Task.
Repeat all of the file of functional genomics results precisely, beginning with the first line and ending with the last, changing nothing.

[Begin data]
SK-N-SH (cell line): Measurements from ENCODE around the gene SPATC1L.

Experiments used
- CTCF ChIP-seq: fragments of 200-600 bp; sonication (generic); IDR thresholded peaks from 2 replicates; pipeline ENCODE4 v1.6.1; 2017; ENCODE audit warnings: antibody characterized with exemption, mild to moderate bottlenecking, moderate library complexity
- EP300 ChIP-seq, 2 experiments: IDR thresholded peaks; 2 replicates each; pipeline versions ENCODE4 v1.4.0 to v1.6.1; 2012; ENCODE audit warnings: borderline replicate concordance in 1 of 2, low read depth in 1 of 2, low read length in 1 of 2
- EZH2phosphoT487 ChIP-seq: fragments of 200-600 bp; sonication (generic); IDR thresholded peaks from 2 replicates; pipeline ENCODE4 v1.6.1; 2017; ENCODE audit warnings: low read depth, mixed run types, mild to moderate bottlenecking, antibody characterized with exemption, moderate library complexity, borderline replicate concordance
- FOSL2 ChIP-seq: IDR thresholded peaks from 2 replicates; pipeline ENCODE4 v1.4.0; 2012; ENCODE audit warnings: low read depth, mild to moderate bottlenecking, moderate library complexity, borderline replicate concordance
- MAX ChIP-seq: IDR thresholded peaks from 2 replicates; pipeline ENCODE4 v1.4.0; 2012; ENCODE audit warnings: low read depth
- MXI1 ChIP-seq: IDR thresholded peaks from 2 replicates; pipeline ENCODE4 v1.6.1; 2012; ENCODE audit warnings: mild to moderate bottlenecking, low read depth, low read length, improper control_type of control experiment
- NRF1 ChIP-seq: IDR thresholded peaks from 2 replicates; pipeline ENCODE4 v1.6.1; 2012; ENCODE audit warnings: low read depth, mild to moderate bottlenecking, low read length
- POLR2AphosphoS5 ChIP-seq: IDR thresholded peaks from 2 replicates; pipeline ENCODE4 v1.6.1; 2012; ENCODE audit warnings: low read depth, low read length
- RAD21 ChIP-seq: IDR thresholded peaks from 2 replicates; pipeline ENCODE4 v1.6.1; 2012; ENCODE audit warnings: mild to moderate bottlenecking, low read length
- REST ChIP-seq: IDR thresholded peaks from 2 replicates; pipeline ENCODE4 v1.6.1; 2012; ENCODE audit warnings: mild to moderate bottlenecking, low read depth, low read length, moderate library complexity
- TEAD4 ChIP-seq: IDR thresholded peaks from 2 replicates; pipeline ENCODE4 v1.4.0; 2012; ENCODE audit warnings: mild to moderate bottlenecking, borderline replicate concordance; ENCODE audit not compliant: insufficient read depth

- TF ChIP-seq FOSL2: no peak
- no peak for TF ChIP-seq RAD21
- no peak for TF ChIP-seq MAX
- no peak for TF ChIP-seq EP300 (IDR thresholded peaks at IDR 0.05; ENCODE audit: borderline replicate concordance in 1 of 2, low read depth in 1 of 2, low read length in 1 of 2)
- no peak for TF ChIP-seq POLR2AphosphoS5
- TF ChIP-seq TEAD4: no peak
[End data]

SK-N-SH (cell line): Measurements from ENCODE around the gene SPATC1L.

Experiments used
- CTCF ChIP-seq: fragments of 200-600 bp; sonication (generic); IDR thresholded peaks from 2 replicates; pipeline ENCODE4 v1.6.1; 2017; ENCODE audit warnings: antibody characterized with exemption, mild to moderate bottlenecking, moderate library complexity
- EP300 ChIP-seq, 2 experiments: IDR thresholded peaks; 2 replicates each; pipeline versions ENCODE4 v1.4.0 to v1.6.1; 2012; ENCODE audit warnings: borderline replicate concordance in 1 of 2, low read depth in 1 of 2, low read length in 1 of 2
- EZH2phosphoT487 ChIP-seq: fragments of 200-600 bp; sonication (generic); IDR thresholded peaks from 2 replicates; pipeline ENCODE4 v1.6.1; 2017; ENCODE audit warnings: low read depth, mixed run types, mild to moderate bottlenecking, antibody characterized with exemption, moderate library complexity, borderline replicate concordance
- FOSL2 ChIP-seq: IDR thresholded peaks from 2 replicates; pipeline ENCODE4 v1.4.0; 2012; ENCODE audit warnings: low read depth, mild to moderate bottlenecking, moderate library complexity, borderline replicate concordance
- MAX ChIP-seq: IDR thresholded peaks from 2 replicates; pipeline ENCODE4 v1.4.0; 2012; ENCODE audit warnings: low read depth
- MXI1 ChIP-seq: IDR thresholded peaks from 2 replicates; pipeline ENCODE4 v1.6.1; 2012; ENCODE audit warnings: mild to moderate bottlenecking, low read depth, low read length, improper control_type of control experiment
- NRF1 ChIP-seq: IDR thresholded peaks from 2 replicates; pipeline ENCODE4 v1.6.1; 2012; ENCODE audit warnings: low read depth, mild to moderate bottlenecking, low read length
- POLR2AphosphoS5 ChIP-seq: IDR thresholded peaks from 2 replicates; pipeline ENCODE4 v1.6.1; 2012; ENCODE audit warnings: low read depth, low read length
- RAD21 ChIP-seq: IDR thresholded peaks from 2 replicates; pipeline ENCODE4 v1.6.1; 2012; ENCODE audit warnings: mild to moderate bottlenecking, low read length
- REST ChIP-seq: IDR thresholded peaks from 2 replicates; pipeline ENCODE4 v1.6.1; 2012; ENCODE audit warnings: mild to moderate bottlenecking, low read depth, low read length, moderate library complexity
- TEAD4 ChIP-seq: IDR thresholded peaks from 2 replicates; pipeline ENCODE4 v1.4.0; 2012; ENCODE audit warnings: mild to moderate bottlenecking, borderline replicate concordance; ENCODE audit not compliant: insufficient read depth

- TF ChIP-seq FOSL2: no peak
- no peak for TF ChIP-seq RAD21
- no peak for TF ChIP-seq MAX
- no peak for TF ChIP-seq EP300 (IDR thresholded peaks at IDR 0.05; ENCODE audit: borderline replicate concordance in 1 of 2, low read depth in 1 of 2, low read length in 1 of 2)
- no peak for TF ChIP-seq POLR2AphosphoS5
- TF ChIP-seq TEAD4: no peak